Disrupting the Disruptors? The “Going Public Process” in Transition

Aswath Damodaran is Professor of Finance at New York University Stern School of Business. This post is based on his recent paper.

For decades, the process that private companies in the United States have used to get listed on public markets has followed a familiar script, using bankers as intermediaries to price and sell their offerings, primarily to preferred clients. As the number of public offerings has surged in the last few years, there have also been disruptions at three levels.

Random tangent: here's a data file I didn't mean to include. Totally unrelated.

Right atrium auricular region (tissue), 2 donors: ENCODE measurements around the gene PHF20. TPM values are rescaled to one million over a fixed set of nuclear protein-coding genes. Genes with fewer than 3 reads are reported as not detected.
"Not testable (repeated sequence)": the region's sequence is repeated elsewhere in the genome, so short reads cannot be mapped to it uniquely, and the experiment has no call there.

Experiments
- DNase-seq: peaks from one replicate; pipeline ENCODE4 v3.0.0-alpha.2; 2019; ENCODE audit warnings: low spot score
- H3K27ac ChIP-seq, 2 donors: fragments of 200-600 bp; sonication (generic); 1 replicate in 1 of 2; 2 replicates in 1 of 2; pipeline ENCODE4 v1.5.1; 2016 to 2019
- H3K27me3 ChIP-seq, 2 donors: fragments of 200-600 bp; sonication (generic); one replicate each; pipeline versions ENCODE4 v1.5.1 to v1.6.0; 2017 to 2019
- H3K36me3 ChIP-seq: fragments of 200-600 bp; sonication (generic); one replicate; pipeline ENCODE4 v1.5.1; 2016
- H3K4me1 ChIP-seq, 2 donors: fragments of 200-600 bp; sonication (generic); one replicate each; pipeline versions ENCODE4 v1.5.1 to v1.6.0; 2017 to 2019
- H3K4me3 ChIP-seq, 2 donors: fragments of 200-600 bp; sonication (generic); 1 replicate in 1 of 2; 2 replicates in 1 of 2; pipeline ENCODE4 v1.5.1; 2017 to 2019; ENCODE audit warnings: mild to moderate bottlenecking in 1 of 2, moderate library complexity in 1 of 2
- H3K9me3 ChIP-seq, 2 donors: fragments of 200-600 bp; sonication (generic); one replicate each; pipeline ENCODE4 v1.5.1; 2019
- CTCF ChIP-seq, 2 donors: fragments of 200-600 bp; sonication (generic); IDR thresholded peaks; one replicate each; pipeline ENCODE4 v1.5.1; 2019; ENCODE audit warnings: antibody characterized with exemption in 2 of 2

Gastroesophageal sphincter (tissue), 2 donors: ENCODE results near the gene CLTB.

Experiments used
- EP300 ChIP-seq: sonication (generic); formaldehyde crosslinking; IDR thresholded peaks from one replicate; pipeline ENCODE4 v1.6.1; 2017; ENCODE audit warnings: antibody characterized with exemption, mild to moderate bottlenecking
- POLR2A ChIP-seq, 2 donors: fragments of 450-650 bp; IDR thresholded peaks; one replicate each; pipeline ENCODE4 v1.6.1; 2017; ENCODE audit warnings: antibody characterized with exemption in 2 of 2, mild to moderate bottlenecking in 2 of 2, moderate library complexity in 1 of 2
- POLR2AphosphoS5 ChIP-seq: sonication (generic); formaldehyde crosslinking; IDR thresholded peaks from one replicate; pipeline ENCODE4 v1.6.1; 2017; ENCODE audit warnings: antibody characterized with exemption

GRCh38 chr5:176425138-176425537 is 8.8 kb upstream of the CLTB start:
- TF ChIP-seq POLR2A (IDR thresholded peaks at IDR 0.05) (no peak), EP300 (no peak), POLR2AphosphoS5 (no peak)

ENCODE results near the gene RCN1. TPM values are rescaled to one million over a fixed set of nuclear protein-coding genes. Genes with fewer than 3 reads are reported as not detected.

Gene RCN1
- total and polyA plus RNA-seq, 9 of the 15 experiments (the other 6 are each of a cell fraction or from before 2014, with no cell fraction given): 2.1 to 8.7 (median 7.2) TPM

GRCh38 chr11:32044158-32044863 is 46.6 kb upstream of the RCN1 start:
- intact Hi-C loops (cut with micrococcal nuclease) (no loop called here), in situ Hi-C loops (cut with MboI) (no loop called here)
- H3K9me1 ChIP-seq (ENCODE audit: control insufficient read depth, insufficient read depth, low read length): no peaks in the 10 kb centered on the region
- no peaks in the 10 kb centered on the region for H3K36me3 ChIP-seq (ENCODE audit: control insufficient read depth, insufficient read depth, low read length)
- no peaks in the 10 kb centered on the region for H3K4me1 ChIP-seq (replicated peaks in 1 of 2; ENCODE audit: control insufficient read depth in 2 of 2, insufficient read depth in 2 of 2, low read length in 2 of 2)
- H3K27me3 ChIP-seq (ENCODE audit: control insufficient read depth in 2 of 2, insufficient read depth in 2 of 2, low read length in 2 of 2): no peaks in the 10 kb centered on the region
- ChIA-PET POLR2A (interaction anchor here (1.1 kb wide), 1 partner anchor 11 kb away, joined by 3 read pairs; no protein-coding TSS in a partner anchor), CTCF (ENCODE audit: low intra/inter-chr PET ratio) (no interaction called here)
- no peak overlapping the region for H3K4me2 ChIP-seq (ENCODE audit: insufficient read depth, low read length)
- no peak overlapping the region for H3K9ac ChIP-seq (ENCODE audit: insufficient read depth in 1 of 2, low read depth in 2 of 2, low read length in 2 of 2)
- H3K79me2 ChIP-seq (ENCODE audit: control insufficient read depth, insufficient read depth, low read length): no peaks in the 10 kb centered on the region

• The first is in the types of companies going public, with many firms entering the public markets with large losses and unformed business models. For much of the twentieth century, the prototype for a private company that was going public was that of a small, growing company, with a working business model, making or on the verge of making profits, and a need for capital that exceeded what venture capitalists could offer. The median going-public company has become larger (in terms of revenues, in constant dollar terms) and less profitable; only 20% of firms that went public between 2016 and 2020 were making money, in contrast to the 80% of firms that went public between 1980 and 1990.